In California, High Schools Are Partnering With Businesses, Community Colleges to Get Students College- and Career-Ready
The city mantra that greets visitors driving through Woodland is “The Food Front,” but high school students in this rural stretch of northern California may not even know the half of it.
“They’re surrounded by farmland,” said John Purcell, head of vegetables research and development at Bayer Crop Science, a major agriculture science player in the region. “But they just don’t understand really all that goes into modern food and agriculture. And I think that’s what’s so exciting about this opportunity.”
If all goes according to plan, by next year Bayer will be in a partnership with Woodland Community College and a nearby high school to make good on a program that more than 100 schools have rolled out domestically and overseas.
Known nationally as P-TECH, short for the Pathways in Technology Early College High School, the program is now gaining a foothold in California. The six-year program teaches college courses to high school students and creates a smooth transition into a community college. That’s all en route to an associate’s degree for which there’s economic demand, with numerous job-training experiences during the process.
The P-TECH model first took root in Brooklyn eight years ago as a collaboration between IBM and the local K-12 and college systems. IBM then helped more than 100 P-TECH schools across the country and the world. Now hundreds of businesses serve as partners to P-TECH by mentoring students and offering paid internships, working with educators to design industry-relevant curricula, and being at the end of a school-to-workforce pipeline to hire P-TECH graduates. Early results suggest high school students in the program are college-ready at higher rates than students in other New York City schools.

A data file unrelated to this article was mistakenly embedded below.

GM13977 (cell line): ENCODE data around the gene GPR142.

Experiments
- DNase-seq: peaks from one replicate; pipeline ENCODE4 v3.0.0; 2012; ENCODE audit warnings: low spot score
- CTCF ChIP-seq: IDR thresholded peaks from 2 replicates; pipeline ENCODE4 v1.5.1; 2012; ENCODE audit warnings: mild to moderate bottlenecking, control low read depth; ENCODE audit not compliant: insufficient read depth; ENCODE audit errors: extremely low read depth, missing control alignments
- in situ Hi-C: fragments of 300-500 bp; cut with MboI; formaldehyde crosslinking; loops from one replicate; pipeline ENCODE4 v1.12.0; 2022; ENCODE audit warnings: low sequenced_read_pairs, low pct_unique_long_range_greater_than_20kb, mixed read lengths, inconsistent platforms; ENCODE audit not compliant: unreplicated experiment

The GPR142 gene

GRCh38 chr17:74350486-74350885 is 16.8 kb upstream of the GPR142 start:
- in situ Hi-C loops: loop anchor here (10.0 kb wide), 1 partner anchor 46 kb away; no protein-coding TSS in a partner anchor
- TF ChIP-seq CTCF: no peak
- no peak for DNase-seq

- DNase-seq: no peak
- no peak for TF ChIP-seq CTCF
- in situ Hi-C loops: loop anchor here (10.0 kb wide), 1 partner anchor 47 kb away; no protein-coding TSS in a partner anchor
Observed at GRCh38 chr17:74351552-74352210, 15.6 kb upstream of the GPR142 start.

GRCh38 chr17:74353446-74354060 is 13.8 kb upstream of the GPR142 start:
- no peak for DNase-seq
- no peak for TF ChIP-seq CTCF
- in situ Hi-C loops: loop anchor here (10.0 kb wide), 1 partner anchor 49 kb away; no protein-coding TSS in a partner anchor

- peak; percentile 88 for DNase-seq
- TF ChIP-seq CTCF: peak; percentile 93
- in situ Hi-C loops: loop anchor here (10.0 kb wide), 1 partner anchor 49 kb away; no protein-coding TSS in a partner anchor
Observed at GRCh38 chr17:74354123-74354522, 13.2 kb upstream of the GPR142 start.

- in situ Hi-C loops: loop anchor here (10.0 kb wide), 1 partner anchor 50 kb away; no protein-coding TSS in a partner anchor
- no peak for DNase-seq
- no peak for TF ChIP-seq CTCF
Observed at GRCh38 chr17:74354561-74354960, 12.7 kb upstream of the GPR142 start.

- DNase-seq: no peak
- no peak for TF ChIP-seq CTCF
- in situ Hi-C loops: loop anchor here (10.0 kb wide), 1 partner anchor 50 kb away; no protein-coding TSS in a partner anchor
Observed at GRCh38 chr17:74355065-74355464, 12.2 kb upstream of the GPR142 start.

Woodland’s focus will be on a set of courses that students can use to springboard into agricultural disciplines, such as animal science, plant science, mechanics and environmental science. There’s even a need for drone specialists and graduates in information technology more broadly “for mapping out the fields, for being able to offer pesticides, for looking at irrigation, so there’s a whole IT component in there as well,” said Ioanna Iatridis, dean of career technical education and workforce development at Woodland Community College. The high school partnering with the college to roll out the program, Pioneer High School, is literally next door to the college campus, so the students at Pioneer have long-standing exposure to Woodland. “The proximity makes it nice and comfortable,” she said.
California’s farming communities need skilled workers in large part because agriculture “is becoming more technologically sophisticated and complex, driving greater demand for skilled labor,” indicated a 2014 Milken Institute report. In the Greater Sacramento region, where Woodland is located, an estimated 5,300 new openings in positions related to agriculture will become available between 2015 and 2020 through job growth and replacing current workers, according to a forecast produced by Centers of Excellence, a labor market research provider for California’s 115 community colleges. Many of those jobs pay well and require postsecondary education, like plant scientists, industrial machinery mechanics and market research analysts.